Beeline Britain is a fundraising expedition project that not only completed the first-ever straight-line journey between Land’s End and John O’ Groats, but also had the ground-breaking idea of using students to carry out key support roles.
The team comprised Nick Beighton, a Paralympian rower and former soldier who lost both his legs while on service in Afghanistan; Ian O’Grady, an RAF helicopter crewman; Tori James, the youngest British woman to reach the summit of Mount Everest; and Adam Harmer, a kayak coach. They hiked, biked and kayaked the 1,100km journey in 28 days, finishing on 13 June.
The project has so far raised £14,500 for Blesma, the charity for wounded and limbless veterans. But perhaps more unusual than the raising of money and awareness was the project’s focus on developing the skills and confidence of young people.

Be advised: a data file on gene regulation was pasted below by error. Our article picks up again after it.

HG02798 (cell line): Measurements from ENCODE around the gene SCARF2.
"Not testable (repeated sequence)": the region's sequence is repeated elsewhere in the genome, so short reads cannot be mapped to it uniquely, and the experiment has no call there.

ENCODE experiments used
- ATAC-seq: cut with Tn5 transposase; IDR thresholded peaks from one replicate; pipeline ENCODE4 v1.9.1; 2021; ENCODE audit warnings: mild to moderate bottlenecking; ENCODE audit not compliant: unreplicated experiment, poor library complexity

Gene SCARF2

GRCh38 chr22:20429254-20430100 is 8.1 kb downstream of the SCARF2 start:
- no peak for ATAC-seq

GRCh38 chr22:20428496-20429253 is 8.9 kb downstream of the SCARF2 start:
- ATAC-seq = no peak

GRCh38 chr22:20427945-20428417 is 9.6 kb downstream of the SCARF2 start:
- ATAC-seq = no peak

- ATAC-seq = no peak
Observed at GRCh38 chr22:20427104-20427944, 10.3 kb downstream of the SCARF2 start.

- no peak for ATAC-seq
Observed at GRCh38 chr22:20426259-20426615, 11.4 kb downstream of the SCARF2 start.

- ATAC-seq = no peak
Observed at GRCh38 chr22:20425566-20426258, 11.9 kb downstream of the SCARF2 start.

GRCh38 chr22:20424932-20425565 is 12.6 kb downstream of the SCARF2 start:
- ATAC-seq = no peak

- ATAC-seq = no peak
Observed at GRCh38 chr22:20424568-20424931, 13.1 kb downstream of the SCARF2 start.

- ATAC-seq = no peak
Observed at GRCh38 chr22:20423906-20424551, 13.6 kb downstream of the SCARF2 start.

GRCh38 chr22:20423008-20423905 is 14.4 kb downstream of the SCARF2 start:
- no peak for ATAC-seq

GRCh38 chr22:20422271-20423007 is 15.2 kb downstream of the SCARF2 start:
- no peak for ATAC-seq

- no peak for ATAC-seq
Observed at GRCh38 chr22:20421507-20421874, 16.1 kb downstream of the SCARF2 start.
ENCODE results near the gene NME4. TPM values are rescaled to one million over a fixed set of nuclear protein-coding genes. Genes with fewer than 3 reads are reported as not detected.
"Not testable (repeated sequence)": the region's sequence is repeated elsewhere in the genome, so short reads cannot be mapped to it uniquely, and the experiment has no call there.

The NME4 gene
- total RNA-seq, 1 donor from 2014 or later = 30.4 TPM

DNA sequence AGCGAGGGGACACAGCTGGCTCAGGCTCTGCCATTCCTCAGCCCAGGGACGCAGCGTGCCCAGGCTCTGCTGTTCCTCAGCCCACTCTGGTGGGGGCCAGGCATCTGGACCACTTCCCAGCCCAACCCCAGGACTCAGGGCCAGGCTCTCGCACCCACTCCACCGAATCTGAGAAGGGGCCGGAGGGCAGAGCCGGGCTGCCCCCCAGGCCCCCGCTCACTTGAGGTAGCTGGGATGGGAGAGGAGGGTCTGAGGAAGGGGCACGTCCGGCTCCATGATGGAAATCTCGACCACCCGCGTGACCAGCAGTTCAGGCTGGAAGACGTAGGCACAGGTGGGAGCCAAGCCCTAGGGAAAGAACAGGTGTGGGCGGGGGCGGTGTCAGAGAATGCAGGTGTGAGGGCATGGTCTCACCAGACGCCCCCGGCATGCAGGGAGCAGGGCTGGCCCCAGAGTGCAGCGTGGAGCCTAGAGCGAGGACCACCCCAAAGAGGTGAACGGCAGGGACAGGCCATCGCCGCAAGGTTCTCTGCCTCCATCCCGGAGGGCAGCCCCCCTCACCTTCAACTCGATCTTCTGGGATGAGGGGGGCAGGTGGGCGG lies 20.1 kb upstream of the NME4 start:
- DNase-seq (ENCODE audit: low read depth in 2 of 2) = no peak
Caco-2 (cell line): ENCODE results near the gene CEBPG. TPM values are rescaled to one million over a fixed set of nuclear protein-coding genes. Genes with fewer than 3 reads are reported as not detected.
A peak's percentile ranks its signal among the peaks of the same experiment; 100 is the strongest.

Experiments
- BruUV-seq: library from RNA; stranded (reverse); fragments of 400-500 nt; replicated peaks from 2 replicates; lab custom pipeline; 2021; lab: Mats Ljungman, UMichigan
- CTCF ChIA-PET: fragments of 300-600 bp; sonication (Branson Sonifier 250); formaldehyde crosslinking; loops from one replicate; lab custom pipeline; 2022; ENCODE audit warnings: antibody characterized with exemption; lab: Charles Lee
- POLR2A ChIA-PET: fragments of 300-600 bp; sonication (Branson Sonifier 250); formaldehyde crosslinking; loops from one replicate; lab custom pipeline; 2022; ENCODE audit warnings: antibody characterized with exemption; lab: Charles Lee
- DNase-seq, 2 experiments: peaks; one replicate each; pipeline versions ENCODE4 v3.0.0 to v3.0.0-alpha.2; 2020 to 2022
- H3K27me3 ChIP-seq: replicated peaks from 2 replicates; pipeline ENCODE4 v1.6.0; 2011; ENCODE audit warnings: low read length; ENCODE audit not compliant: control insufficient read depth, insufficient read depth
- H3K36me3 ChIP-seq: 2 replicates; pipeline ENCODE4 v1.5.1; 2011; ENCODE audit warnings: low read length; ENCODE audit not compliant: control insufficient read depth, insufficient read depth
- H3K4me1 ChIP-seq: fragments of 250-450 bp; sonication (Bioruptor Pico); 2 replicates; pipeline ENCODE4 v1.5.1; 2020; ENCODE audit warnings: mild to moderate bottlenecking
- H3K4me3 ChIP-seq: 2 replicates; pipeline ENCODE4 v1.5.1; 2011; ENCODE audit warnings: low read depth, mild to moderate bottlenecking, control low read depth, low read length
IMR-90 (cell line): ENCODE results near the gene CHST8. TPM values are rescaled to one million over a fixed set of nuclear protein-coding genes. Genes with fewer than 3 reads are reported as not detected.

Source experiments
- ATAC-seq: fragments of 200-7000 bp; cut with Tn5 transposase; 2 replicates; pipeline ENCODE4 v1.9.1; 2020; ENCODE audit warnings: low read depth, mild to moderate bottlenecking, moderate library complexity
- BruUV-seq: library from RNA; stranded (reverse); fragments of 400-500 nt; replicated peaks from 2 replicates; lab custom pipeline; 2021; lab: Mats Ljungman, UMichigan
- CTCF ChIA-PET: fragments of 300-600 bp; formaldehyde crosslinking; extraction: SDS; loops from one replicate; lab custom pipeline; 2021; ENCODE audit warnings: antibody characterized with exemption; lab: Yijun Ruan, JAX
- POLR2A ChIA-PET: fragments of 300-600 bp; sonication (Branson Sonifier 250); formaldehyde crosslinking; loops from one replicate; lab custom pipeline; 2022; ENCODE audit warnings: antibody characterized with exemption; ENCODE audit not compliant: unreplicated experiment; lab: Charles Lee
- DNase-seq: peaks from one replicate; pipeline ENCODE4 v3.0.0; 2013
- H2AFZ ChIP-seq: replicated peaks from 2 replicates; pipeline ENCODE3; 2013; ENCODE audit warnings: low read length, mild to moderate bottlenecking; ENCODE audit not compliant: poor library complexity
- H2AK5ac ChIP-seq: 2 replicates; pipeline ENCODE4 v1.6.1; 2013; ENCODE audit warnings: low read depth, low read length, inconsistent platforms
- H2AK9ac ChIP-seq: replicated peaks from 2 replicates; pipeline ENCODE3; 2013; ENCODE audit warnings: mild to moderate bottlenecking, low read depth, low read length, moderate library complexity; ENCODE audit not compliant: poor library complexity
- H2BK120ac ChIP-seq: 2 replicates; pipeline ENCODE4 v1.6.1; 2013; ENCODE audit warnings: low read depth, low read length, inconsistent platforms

It accomplished this by partnering with the youth development consultant Richard Strudwick, who arranged for a team of students from Liverpool John Moores University to accompany the four adventurers during the month it took them to make the journey. "Rather than paying to have a full professional support team, I suggested that we use students to fill some of those roles," says Strudwick.
Under his mentorship, the students planned the logistics of the expedition, managed up to £40,000-worth of kit, carried out fundraising, wrote press releases and contacted the media. "I’ve had some great feedback on how valuable they found the opportunity to be part of a development programme," Strudwick said. "It raised the profile of the university and improved the students’ CVs. They’ve now got some really good contacts in the media and are in talks about getting internships with companies such as Sky.
"As for Beeline Britain, there’s no way the team would have got this coverage if it hadn’t worked with the students. So far, we’ve had 77 media articles and reached more than 18,000 people on Facebook."